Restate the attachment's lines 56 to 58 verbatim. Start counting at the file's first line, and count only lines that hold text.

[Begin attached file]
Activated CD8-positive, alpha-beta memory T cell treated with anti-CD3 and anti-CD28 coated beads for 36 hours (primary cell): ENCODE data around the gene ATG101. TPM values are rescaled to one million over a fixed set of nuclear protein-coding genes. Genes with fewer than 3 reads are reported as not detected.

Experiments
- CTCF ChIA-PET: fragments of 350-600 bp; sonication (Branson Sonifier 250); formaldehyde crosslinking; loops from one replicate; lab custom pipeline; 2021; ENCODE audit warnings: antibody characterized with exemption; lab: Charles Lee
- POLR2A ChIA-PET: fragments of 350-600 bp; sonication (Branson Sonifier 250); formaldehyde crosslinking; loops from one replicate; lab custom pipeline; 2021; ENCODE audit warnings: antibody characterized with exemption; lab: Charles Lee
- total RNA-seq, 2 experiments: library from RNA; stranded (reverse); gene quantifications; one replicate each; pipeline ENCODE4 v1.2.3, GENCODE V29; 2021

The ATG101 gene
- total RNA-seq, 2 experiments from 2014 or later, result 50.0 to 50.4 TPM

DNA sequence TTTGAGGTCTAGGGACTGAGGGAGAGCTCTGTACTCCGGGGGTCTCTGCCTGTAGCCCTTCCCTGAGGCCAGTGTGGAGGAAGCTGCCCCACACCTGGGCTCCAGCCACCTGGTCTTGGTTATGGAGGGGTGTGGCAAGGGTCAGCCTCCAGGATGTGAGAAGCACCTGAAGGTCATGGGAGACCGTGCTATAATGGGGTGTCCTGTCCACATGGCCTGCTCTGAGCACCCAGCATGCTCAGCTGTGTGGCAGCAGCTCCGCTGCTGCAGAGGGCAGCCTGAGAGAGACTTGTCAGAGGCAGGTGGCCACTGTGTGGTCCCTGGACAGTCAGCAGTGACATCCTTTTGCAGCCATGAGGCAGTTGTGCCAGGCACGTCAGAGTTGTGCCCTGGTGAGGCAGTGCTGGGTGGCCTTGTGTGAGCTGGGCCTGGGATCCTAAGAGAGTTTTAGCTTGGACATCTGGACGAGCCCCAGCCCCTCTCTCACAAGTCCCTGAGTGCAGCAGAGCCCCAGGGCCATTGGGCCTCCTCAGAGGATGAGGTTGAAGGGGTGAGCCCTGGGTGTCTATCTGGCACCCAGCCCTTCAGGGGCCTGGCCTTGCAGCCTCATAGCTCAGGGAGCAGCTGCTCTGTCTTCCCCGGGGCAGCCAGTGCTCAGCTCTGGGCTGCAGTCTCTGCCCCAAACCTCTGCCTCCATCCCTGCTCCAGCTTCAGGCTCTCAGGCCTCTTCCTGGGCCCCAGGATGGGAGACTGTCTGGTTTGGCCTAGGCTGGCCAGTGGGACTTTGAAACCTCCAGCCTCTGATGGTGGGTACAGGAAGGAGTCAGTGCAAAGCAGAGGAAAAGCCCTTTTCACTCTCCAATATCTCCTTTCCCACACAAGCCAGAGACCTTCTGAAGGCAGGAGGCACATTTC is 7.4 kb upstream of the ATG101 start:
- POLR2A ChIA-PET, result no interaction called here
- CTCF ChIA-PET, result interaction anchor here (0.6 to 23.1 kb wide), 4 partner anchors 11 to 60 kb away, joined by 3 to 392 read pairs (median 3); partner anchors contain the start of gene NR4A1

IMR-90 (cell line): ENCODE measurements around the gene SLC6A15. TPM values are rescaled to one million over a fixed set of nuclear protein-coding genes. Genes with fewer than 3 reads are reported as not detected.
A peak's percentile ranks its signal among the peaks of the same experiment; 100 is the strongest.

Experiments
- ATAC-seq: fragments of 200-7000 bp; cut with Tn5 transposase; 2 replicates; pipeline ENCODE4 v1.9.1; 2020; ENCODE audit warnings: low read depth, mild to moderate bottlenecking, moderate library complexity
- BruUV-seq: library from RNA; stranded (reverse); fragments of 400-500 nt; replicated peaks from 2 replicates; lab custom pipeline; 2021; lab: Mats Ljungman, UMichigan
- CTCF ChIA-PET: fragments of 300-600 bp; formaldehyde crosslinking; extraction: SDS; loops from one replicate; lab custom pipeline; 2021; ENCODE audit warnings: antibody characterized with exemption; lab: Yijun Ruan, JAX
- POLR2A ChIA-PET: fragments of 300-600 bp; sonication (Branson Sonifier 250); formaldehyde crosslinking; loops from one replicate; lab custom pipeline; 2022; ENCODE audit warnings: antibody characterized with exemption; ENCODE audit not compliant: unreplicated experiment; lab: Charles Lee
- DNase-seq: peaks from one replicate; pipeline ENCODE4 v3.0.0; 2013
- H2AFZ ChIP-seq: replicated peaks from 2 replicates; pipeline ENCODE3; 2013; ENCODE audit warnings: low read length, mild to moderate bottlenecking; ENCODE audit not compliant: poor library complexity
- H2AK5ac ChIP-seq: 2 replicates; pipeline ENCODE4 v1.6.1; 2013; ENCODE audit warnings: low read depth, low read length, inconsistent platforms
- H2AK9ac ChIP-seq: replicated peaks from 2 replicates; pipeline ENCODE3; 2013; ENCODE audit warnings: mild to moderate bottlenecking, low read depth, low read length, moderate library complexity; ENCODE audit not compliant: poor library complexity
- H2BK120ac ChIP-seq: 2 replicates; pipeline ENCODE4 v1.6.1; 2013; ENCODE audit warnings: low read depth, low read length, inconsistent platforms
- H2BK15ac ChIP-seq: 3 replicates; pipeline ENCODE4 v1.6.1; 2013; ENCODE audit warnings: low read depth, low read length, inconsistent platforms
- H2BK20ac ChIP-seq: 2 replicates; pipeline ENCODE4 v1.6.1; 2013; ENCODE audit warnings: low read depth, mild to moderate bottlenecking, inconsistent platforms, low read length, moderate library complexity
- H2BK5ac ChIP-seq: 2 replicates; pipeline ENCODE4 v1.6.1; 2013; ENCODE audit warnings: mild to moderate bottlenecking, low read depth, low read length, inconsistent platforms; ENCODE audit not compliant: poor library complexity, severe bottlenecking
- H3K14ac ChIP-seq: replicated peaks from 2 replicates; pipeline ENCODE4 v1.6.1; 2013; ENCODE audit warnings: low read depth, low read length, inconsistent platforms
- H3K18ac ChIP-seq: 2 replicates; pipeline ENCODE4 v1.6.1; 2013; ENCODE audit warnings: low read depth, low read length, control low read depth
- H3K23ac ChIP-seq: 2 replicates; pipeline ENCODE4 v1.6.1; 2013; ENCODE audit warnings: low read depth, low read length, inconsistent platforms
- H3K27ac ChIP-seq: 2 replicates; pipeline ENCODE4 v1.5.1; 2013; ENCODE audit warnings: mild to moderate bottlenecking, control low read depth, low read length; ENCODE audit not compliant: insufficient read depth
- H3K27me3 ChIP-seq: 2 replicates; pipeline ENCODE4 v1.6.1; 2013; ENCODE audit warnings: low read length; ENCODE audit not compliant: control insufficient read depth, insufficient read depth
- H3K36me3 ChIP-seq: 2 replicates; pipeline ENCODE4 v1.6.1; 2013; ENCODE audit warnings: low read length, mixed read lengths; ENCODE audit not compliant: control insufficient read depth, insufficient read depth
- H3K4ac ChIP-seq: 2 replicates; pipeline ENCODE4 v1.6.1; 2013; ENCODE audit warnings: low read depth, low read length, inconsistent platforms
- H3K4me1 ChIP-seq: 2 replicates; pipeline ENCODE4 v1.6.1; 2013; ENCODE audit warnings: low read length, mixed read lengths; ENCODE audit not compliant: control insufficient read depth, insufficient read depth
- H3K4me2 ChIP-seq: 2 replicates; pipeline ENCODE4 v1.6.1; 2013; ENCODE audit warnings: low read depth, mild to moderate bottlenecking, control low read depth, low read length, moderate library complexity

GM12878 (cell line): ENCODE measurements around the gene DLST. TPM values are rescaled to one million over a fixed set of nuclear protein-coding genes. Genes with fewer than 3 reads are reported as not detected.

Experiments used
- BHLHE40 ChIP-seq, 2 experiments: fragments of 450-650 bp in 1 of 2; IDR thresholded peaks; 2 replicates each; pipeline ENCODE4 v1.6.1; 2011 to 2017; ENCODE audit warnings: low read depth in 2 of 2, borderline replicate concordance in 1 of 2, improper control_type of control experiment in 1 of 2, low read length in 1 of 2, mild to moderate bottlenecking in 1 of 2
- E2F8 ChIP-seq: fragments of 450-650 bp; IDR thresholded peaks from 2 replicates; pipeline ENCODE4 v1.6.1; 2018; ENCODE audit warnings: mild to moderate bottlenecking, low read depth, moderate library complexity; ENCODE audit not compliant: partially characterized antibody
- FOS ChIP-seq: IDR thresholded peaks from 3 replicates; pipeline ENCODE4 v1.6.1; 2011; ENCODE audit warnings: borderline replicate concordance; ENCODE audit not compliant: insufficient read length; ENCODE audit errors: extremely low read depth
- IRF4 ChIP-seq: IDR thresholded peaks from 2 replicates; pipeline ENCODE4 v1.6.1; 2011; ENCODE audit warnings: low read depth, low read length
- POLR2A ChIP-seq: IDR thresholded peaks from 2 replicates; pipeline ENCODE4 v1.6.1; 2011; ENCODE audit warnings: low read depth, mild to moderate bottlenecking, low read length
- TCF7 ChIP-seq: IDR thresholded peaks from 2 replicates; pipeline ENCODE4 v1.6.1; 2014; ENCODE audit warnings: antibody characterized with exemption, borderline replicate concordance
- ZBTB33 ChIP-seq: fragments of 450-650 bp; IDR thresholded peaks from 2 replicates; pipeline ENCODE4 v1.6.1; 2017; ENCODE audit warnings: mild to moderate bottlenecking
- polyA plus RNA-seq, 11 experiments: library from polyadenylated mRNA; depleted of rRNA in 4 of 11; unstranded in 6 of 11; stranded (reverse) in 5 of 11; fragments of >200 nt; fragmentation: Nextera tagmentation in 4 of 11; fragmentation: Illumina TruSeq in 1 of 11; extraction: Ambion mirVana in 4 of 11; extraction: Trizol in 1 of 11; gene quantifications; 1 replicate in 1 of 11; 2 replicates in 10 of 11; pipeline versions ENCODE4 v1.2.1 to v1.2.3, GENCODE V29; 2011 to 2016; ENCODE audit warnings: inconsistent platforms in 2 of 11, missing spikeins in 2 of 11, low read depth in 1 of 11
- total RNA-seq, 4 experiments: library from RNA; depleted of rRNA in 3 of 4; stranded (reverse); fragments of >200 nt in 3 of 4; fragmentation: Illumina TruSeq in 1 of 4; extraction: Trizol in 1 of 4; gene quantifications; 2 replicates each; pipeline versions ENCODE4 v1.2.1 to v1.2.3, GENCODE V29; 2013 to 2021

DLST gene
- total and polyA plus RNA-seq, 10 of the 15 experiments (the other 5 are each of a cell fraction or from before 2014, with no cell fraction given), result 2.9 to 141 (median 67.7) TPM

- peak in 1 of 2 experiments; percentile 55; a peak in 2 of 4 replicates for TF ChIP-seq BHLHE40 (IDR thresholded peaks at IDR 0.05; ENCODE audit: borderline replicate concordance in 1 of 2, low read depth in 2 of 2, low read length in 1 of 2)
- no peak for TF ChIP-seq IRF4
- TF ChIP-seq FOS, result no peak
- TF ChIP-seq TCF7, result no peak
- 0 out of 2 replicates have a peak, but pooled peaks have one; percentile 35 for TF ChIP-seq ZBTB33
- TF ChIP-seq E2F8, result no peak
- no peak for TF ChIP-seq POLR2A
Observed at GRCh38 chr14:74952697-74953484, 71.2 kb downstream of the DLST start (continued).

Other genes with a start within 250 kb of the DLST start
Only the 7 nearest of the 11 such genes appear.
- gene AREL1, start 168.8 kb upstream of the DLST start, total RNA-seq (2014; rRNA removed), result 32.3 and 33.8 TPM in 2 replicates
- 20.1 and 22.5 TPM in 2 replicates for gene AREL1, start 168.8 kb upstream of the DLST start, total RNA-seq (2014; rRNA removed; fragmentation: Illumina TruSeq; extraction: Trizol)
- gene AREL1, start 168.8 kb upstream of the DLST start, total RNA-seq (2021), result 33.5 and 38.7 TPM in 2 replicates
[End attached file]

Other genes with a start within 250 kb of the DLST start
Only the 7 nearest of the 11 such genes appear.
- gene AREL1, start 168.8 kb upstream of the DLST start, total RNA-seq (2014; rRNA removed), result 32.3 and 33.8 TPM in 2 replicates